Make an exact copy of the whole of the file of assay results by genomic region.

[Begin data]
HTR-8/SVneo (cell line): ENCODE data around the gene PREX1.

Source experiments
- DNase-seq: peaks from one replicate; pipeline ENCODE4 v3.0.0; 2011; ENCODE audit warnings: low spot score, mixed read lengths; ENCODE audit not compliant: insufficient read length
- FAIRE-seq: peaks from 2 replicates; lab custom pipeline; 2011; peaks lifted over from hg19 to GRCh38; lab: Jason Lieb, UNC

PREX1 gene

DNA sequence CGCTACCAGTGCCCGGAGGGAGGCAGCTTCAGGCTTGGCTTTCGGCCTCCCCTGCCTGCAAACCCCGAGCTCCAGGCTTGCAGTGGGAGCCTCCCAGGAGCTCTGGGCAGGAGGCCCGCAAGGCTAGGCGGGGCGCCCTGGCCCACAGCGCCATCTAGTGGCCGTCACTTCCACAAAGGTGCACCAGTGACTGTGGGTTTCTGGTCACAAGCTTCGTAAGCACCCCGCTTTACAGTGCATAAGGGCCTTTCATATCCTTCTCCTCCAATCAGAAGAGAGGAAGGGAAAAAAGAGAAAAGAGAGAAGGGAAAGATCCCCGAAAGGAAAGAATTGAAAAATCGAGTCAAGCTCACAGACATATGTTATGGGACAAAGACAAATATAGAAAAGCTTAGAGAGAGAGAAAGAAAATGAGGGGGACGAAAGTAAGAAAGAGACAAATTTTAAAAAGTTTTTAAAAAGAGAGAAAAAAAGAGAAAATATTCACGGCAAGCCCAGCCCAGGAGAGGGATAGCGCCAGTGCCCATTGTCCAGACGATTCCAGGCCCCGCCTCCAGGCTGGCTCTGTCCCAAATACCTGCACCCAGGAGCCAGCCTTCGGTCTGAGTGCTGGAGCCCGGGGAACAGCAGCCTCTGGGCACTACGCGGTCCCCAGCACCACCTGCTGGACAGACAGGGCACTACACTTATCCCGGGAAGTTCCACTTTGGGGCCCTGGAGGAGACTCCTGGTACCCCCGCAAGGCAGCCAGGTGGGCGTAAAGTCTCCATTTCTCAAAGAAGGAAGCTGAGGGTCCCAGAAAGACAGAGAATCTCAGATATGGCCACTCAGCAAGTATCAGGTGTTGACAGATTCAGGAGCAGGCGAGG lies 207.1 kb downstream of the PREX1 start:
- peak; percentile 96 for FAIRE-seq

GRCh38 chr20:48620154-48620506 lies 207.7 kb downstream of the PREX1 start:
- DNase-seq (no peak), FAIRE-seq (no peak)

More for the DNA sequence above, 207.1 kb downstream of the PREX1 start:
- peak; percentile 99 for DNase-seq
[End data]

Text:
HTR-8/SVneo (cell line): ENCODE data around the gene PREX1.

Source experiments
- DNase-seq: peaks from one replicate; pipeline ENCODE4 v3.0.0; 2011; ENCODE audit warnings: low spot score, mixed read lengths; ENCODE audit not compliant: insufficient read length
- FAIRE-seq: peaks from 2 replicates; lab custom pipeline; 2011; peaks lifted over from hg19 to GRCh38; lab: Jason Lieb, UNC

PREX1 gene

DNA sequence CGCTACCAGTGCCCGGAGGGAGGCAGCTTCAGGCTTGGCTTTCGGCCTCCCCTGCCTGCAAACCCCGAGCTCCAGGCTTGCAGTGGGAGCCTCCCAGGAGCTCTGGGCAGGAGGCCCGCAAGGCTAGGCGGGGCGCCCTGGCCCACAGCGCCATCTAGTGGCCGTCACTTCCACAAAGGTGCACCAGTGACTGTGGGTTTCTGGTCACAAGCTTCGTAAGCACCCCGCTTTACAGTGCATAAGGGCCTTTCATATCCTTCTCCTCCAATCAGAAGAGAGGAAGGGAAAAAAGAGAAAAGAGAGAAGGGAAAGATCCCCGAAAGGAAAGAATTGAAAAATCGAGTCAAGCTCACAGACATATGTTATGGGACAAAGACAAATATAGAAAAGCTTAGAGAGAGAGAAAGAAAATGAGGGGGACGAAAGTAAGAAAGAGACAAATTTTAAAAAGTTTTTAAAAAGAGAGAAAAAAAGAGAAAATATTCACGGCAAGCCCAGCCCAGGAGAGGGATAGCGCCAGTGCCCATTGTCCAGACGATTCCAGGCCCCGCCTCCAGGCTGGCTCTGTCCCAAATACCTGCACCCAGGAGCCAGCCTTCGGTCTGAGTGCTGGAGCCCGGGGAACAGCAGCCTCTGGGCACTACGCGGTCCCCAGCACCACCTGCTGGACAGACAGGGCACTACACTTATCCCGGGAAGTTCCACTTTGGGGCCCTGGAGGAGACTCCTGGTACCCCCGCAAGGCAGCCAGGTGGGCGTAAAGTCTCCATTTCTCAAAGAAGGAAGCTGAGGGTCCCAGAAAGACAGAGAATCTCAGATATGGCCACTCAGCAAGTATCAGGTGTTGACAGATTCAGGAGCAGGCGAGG lies 207.1 kb downstream of the PREX1 start:
- peak; percentile 96 for FAIRE-seq

GRCh38 chr20:48620154-48620506 lies 207.7 kb downstream of the PREX1 start:
- DNase-seq (no peak), FAIRE-seq (no peak)

More for the DNA sequence above, 207.1 kb downstream of the PREX1 start:
- peak; percentile 99 for DNase-seq